Winter and Night interview
Q: Winter and Night is about football. What do you have against football?
A: Nothing at all. My argument is with adults who worship their sports-star kids and then make like the three monkeys when a sports star goes bad, as long as he plays on Friday night.
Q: Come on, if it were just sports you’d have written about basketball, which you actually know something about.
A: Well, okay. Football does have two things no other sport in this country has. One, it has the country’s complete attention. It’s bigger and more emblematic of the US than any other sport. And two, it’s the only sport where violence is inevitable and integral to the game (unlike, say, hockey or basketball, which can be played without harmful physical contact, though they’re usually not) but is in theory not the point (unlike, say, boxing, where violence is up front and direct).
Any given football play consists of a set of individual fights, where each player’s been assigned to bring down another, in the service of helping or hindering the quarterback’s attempt to move the ball. Moving the ball is supposed to be what the game’s about, but really, it’s the fights, the collisions, the hitting. If that weren’t true, the game could be played like a game of tag and the fans would enjoy it just as much. Not likely, huh?
Q: No, I guess not. But if you dislike the game that much, how did you know enough about it to write this book?
A: Ah, but I didn’t say I disliked it. I have a big love-hate relationship with sports, pro and amateur. Not the WWF, because that’s all choreographed, and not the late and un-lamented XFL, because that was just mean and stupid. But those football fights, they can be pretty exciting.
Q: So you didn’t have to do much research?
A: Yes, I did. I read a lot, both about football and about sports theory. I spent time with an ex-high-school-star friend, now a lawyer, who is both a terrific sports theorist and a good coach. He taught me the language of the high school football field, and helped me with the very few football scenes actually in the book. (Readers, do not panic, by the way: no games are actually played on-screen in Winter and Night; there are no play-by-plays.) And I spent some cold afternoons on the benches in high school stands. I particularly want to thank the boys of Teaneck, New Jersey, who didn’t even know I was watching, and who taught me a lot.
Q: Usually you get to do more eating and drinking when you do research.
A: Yeah, this one was pretty much peanuts and bad coffee.
Q: There are a lot of rotten kids in Winter and Night —
A: And a number of good ones, even heroes.
Q: Granted. But you seem to have a great deal of sympathy for the bad ones as well as the good ones.
A: I do. It’s very hard to be a teenager these days, much harder than when I was one. These kids are only trying to do what they’ve been told is good, what they’ve been shown they’ll get approval, even admiration, for, from adults. Unfortunately the adults are so morally bankrupt—and in many cases so un-adult—that what the kids are offered as a path to success is completely destructive to them and those around them.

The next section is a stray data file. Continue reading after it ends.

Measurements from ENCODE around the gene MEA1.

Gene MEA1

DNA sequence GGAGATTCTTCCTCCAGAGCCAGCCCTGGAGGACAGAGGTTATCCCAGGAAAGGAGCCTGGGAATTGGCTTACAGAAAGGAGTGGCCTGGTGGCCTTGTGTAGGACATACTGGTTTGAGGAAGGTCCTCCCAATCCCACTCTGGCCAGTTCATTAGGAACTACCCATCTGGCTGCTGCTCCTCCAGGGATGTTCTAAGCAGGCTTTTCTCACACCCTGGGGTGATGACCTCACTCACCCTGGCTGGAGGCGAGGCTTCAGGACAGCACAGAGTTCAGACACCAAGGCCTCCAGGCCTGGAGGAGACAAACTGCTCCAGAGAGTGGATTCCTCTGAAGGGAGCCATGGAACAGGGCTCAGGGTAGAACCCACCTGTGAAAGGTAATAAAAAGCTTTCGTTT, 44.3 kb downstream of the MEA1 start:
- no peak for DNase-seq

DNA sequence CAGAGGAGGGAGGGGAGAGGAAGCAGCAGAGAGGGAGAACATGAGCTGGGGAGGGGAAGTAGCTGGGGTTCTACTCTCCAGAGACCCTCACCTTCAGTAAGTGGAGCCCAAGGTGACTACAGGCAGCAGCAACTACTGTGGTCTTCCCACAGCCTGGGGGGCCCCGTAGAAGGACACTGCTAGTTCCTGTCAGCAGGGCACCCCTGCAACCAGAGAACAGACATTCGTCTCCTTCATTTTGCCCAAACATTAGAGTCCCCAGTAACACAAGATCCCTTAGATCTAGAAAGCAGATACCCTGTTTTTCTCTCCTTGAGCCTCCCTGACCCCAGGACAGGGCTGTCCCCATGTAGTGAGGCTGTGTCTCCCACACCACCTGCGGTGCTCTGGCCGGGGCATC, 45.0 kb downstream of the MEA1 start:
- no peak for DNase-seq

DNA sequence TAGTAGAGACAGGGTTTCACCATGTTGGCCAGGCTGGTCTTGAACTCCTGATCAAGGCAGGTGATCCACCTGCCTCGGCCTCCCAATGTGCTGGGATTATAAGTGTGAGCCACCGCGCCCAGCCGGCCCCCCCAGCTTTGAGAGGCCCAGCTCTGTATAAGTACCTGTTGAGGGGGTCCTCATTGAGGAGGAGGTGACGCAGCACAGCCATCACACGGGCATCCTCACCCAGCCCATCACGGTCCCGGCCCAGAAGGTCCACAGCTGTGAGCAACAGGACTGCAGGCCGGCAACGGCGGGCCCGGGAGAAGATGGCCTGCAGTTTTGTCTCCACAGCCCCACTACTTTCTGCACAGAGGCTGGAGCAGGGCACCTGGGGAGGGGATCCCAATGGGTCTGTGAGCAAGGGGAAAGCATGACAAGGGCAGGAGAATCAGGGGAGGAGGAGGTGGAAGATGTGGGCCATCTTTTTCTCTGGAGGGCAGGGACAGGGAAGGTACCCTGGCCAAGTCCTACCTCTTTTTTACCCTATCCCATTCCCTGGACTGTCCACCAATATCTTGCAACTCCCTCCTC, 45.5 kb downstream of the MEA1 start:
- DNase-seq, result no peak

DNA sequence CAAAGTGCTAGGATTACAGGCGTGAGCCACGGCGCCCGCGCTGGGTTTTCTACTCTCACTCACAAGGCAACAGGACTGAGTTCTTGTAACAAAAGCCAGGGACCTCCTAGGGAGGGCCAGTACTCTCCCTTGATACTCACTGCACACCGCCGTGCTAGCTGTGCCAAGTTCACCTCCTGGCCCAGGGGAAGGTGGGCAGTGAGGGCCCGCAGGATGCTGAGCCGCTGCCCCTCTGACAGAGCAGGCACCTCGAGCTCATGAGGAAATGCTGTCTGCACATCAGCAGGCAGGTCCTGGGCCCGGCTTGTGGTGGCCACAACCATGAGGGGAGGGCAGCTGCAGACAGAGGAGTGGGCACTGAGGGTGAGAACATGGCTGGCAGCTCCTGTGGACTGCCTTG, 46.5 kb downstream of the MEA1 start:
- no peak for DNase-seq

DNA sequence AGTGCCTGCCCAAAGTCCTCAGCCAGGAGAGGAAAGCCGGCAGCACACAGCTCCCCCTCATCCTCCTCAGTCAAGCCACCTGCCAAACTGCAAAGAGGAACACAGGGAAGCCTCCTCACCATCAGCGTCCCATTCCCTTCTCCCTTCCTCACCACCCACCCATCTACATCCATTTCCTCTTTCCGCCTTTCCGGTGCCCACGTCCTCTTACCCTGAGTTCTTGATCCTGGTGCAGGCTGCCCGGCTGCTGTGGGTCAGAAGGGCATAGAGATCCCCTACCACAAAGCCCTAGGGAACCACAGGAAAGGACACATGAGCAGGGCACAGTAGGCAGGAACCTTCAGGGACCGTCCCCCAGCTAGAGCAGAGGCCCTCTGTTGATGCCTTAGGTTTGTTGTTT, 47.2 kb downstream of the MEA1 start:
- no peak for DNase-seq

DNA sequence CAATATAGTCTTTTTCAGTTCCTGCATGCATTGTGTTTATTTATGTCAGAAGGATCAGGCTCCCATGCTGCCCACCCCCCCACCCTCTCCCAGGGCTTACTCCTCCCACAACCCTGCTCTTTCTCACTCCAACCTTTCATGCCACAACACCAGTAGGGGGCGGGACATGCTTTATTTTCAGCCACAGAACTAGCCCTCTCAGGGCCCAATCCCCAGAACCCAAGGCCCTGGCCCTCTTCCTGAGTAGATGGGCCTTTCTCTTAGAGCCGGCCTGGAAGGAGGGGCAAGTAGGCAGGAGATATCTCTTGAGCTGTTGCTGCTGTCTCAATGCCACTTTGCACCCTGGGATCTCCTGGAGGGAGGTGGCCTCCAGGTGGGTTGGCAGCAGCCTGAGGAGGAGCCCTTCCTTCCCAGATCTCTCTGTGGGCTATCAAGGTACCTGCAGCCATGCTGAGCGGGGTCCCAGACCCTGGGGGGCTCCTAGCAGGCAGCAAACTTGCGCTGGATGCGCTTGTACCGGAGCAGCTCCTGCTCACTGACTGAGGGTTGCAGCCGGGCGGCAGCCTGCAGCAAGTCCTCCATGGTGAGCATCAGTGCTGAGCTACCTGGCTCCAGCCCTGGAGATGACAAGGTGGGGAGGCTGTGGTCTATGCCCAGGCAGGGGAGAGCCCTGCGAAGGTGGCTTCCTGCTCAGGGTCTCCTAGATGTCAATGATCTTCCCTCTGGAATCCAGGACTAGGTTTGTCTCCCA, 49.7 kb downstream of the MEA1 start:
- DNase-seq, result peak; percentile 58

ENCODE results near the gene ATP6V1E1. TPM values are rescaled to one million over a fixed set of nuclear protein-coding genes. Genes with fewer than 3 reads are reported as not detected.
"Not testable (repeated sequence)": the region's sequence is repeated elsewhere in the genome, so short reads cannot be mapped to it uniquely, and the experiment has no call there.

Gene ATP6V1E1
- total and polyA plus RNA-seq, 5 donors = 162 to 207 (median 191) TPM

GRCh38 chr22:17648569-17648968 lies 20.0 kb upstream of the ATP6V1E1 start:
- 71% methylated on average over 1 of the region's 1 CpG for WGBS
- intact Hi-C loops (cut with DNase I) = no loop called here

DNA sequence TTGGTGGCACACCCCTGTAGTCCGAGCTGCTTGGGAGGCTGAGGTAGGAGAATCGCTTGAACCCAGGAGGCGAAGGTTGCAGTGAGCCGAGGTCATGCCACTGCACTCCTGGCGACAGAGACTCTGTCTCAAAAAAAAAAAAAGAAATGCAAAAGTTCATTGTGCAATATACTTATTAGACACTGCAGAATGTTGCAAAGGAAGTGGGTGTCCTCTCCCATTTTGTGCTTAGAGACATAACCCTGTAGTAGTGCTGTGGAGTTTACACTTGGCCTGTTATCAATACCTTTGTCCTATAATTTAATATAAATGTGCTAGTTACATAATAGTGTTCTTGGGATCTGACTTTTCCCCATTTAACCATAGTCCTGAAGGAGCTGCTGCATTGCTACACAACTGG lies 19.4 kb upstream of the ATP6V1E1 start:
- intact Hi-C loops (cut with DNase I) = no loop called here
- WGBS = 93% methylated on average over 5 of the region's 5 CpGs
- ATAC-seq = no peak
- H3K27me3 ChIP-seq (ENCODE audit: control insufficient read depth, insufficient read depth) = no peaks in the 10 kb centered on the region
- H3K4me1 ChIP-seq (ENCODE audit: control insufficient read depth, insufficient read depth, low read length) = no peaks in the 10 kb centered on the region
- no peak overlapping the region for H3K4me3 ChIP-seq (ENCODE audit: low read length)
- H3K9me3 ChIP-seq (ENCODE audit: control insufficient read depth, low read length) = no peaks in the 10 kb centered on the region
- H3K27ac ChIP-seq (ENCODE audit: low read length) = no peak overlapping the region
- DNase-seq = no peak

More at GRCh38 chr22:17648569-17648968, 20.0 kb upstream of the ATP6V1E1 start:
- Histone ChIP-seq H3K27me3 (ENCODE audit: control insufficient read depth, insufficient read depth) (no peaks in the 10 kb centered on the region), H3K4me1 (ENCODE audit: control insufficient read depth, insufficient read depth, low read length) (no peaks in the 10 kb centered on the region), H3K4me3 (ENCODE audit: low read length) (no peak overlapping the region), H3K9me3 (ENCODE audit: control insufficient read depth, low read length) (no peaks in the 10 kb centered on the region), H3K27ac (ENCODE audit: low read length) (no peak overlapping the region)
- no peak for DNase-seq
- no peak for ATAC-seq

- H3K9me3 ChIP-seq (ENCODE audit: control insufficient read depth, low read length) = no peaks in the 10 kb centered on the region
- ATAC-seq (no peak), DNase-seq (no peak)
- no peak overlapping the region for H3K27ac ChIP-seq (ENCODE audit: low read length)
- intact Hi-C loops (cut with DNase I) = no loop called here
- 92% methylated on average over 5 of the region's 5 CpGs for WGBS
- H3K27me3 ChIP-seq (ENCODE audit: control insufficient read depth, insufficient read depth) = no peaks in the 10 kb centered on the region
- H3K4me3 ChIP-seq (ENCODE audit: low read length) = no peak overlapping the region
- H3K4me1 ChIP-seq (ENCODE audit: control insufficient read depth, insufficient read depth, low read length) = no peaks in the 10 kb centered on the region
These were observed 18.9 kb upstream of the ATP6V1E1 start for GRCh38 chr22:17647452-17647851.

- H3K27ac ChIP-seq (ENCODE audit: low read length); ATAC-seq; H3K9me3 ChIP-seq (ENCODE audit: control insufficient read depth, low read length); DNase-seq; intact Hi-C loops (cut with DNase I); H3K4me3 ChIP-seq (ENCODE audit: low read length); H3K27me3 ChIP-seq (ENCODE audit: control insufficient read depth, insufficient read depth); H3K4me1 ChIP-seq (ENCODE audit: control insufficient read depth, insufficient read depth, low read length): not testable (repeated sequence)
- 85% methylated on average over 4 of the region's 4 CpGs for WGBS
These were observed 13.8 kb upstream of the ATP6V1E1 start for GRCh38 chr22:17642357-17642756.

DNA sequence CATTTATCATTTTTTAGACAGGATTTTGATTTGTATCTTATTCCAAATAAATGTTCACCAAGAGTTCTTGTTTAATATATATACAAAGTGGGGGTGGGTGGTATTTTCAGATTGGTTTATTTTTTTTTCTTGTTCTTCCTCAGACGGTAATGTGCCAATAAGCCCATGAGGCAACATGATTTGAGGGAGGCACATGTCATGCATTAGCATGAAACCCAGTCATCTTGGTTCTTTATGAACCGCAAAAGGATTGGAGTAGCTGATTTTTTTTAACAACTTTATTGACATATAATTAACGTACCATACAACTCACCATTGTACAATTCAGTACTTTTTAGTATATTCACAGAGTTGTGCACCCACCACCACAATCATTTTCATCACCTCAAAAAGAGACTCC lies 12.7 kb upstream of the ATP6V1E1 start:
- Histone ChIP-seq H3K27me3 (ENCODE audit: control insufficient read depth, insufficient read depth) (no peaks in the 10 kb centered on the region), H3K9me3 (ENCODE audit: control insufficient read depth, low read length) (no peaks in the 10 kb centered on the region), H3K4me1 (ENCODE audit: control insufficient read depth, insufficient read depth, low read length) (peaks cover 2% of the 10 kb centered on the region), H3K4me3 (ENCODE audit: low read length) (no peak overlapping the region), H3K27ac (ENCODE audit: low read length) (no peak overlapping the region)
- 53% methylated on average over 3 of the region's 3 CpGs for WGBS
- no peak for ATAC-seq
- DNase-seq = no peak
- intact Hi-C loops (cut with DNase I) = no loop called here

Q: So it’s not their fault?
A: Their criminal actions are their fault. At a certain point peer pressure; evil, ignorant or self-motivated adults; the excitement of the moment—none of these things are excuses any longer. But that it comes to that is not their fault, it’s the fault of the adults whose job it was to guide them.
Q: And the horse they rode in on. Read any good books lately?
A: THE BLIND ASSASSIN (Margaret Atwood), THE CONSTANT GARDENER (John LeCarre), WHEN WE WERE ORPHANS (Kazuo Ishiguro), THE NIGHT MEN (Keith Snyder), HELL TO PAY (George Pelecanos). Slightly further back in the mists of time, Michael Connelly, Dennis Lehane, PD James. I’m in the middle of the new Carl Hiaassen, BASKET CASE.
Q: What’s next? Lydia Chin Goes Snowboarding, Dude?
A: The next Lydia Chin book is already in my mind, but it’s not next. Now it can be told—you’re hearing it here first. Next is an out-of-series book called Absent Friends.
Q: Et tu, Rozan? Why?
A: After 9/11, moving right into the next Lydia Chin book, set in downtown New York, was impossible for me. I needed Smith and Chin to get some time and distance from 9/11; I needed to see what New York would become before I wrote about their New York again.
Q: So Absent Friends is set somewhere else, in some other time?
A: No. It’s set in New York in the first ten weeks after 9/11. The story keeps taking the reader back into the past, though.
Q: It’s about the WTC events?
A: No, but it involves them. It’s a dark story about the nature and uses of truth, a story that couldn’t have taken place, at least for me, anywhere else. Totally new characters and a complex structure. Structurally, technically, it’s actually something I’ve wanted to try for a long time; I just didn’t have a story that could use it. Now I do.
Q: But Bill and Lydia?
A: They’ll be back. They’re on vacation. They needed a vacation from me anyway—I can be irritating. And they’ll appear in short stories while I’m working on this new book.
Q: And maybe the sun and surf wherever they are on vacation will make them, well, romantic?
A: In Bill’s dreams.